Survive and advance. It's the mantra of the NCAA basketball tournament.

As the madness of March takes hold, it turns some schools into Cinderella stories (Syracuse - who would have predicted it!) while knocking out traditional powerhouses in one fell buzzer beater. Of course, the most compelling aspect of the tournament for fans is the bracket - the 64-team stairstep climb toward a championship.

And, believe it or not, the same approach used to place teams in the bracket can be applied to the tech world in determining a minimum viable product (MVP). Call it the bracketology approach to product and business design.

Seeding and balancing

In basketball, a selection committee is tasked with putting together the field of 64 teams and determining the matchups based on seeding. In product development, the product team (or individual product owner) is the de facto selection committee for determining which features will vie for the "championship" or the product's version one.

Of course, once the selection committee sets the bracket, the winner is out of their hands. It has to play out on the court.

Similarly, once a product team or founder creates the list of possible features, things have to play out on the court of public (or user) opinion. The objective process of user testing your selected features time and time again is what's going to narrow your possibilities down from a sweet sixteen, to an elite eight, to a final four, and hopefully to an MVP.

Before reaching an MVP though, you have to start with a solid bracket of features. This requires some audience research and gaining clarity on who the end user is and what they truly need.

Too often founders will start by rapid testing their own ideas without validating that they are truly solving a need or fixing a pain point within the market. The ideas that seem too good to fail often do because they overlook what they're up against - namely what the public actually wants.

Make predictions, then eliminate

Based on initial market and segment research, fill the bracket with your team's best known predictions, or assumptions about the product. These can be assumptions about the product concept (features and functions), how users will interact with it, the business and pricing model, the target audience and how you will acquire them - enough assumptions to start building a prototype to get in front of users.

The field will begin to narrow as these predictions go head to head against one another and in testing with users. The purpose of moving through this bracketology approach is to determine a hierarchy of design needs, identify the most essential, core features, and ultimately get to market quicker.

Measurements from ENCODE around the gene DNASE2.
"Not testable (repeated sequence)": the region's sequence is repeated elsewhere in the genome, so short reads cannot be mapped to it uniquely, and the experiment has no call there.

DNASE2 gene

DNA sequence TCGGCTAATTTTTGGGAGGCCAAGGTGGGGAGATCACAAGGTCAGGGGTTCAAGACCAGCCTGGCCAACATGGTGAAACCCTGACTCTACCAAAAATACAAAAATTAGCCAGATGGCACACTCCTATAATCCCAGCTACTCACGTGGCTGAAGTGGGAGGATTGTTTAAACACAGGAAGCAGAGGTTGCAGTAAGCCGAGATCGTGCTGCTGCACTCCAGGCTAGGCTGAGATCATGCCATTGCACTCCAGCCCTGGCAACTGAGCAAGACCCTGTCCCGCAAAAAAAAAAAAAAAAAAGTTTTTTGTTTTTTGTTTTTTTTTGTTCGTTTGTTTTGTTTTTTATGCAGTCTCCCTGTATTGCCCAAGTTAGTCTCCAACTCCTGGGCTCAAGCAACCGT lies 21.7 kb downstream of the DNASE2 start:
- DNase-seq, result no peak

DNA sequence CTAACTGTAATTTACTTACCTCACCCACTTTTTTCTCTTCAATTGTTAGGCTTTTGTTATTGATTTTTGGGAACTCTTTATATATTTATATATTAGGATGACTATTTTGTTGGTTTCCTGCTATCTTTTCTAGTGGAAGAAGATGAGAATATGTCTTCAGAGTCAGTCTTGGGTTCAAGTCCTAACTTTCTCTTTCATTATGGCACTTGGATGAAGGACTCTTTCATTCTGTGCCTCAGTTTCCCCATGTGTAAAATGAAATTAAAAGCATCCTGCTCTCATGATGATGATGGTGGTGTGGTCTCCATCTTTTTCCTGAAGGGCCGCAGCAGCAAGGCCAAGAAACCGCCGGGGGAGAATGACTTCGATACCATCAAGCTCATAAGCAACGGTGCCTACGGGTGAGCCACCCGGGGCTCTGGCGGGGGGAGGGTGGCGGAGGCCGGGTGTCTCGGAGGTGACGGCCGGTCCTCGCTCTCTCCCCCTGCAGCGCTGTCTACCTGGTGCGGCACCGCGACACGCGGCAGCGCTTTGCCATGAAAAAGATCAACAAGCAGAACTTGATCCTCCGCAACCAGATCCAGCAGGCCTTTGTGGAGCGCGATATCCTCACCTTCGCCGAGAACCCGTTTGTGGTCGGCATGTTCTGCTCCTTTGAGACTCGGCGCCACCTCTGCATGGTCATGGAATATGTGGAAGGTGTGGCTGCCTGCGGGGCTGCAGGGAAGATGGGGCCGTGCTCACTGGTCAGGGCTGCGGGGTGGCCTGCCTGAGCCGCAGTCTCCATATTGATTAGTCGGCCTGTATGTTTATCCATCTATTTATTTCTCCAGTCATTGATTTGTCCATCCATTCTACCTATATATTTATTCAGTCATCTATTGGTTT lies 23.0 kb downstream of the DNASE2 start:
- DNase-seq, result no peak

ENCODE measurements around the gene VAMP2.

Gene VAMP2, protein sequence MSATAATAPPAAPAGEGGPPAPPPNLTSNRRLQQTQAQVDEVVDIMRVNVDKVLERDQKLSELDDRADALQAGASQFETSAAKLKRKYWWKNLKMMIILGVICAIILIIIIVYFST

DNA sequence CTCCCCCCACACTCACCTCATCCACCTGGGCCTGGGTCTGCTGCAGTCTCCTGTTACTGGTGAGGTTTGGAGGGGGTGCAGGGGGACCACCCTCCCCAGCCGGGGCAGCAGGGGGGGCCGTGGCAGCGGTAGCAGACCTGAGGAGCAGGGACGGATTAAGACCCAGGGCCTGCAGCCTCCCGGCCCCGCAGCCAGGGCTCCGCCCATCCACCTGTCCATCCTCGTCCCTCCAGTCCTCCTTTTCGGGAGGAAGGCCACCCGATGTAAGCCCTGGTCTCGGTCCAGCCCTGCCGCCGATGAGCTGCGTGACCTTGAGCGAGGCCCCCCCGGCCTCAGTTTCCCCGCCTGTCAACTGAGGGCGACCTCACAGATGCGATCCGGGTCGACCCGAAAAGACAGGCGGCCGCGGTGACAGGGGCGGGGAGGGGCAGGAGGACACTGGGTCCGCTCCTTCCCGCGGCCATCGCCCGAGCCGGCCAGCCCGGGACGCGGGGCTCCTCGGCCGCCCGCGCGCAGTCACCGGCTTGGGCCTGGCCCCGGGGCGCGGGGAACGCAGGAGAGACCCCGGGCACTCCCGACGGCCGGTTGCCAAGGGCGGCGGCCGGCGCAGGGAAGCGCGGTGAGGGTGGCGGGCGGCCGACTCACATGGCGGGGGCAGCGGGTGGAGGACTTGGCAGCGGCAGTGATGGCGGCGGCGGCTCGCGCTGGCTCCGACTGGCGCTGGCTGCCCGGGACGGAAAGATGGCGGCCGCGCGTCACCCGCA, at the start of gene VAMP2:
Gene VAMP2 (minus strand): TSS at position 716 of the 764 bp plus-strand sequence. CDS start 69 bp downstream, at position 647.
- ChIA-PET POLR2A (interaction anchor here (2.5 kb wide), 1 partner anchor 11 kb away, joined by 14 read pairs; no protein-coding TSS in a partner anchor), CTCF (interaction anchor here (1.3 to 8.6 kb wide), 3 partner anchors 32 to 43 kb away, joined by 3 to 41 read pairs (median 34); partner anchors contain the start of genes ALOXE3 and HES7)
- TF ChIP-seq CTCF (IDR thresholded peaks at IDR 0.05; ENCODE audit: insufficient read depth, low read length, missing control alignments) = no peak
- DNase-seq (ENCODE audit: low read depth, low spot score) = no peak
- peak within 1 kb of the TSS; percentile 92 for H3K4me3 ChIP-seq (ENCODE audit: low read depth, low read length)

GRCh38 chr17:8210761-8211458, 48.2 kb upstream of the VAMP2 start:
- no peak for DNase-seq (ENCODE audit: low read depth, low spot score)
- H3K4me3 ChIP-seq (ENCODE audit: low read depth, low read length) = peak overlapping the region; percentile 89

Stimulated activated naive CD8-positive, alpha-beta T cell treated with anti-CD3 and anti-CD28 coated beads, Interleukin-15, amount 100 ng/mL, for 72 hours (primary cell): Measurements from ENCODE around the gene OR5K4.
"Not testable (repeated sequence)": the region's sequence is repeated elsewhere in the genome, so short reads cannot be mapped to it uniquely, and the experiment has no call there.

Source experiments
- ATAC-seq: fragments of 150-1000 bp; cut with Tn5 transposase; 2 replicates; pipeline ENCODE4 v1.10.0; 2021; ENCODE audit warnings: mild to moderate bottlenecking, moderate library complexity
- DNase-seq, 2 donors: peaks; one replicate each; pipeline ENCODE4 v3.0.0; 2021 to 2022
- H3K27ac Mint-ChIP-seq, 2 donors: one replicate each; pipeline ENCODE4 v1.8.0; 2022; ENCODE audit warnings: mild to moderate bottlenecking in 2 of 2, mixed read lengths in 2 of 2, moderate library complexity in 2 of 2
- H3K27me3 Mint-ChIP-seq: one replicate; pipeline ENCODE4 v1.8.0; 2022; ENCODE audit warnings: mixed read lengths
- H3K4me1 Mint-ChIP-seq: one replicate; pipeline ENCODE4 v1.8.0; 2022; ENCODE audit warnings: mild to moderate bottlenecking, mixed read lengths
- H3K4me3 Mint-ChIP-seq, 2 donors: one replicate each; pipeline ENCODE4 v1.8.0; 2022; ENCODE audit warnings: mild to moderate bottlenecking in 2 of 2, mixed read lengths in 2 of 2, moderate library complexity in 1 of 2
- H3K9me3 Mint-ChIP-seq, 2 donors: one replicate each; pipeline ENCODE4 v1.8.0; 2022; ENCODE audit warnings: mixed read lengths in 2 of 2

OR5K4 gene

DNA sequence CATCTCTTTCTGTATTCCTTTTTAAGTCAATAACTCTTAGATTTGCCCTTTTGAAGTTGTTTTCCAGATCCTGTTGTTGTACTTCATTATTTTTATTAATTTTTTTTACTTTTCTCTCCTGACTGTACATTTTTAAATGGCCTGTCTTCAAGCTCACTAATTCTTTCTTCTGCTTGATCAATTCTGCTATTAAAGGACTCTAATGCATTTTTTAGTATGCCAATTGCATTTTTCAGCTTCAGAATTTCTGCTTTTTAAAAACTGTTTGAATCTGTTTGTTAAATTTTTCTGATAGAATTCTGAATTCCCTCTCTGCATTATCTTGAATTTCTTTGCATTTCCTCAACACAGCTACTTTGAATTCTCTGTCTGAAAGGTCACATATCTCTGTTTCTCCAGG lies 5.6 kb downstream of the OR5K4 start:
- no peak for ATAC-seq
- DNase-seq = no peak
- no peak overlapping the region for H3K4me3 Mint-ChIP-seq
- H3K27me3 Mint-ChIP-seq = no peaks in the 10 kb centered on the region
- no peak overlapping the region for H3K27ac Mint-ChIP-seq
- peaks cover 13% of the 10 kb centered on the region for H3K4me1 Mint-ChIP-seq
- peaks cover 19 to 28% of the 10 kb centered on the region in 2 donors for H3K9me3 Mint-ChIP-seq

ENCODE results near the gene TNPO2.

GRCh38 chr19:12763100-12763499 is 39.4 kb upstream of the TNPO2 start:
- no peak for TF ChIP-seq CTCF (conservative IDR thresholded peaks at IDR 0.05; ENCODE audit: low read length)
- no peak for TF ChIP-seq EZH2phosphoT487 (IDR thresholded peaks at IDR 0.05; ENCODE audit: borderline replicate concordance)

Brackets are also great unifiers - ask anyone who has participated in a friendly office wager. Prototyping and testing your assumptions and ideas has the same effect of bringing your team together.

Developers, UX designers, marketers and partners all bring different perspectives to the selection process if you include them early on, and they'll have skin in the game as they watch their contributions enter the gauntlet of your MVP bracket.

One shining moment

As the matchups in your product "tournament" play out in prototyping and user testing, clear favorites will emerge. As you approach your champion MVP, keep in mind it's called a minimum viable product for a reason. You're not putting your ideas and assumptions through the ringer to come up with the final version of your product.

You're simply looking for the clearest validation of your research and testing that requires the least amount of time actually spent developing. The goal is to end up with a shining, and lean, MVP, not one bloated with too many features users don't care about.

Your MVP is never going to be fully-formed and perfect, nor is it supposed to be. The next round of testing, in which you take your MVP and continue to refine it, is akin to competing as March Madness champions again - you will a whole new set of challengers to your strongest idea.

In the race to launch, there are just as many unexpected winners as there are unexpected losers. Don't hold too strong and fast to any single prediction or idea. Let the testing decide the ultimate champions, then cut the net and cue "One Shining Moment."

Published on: Mar 30, 2016
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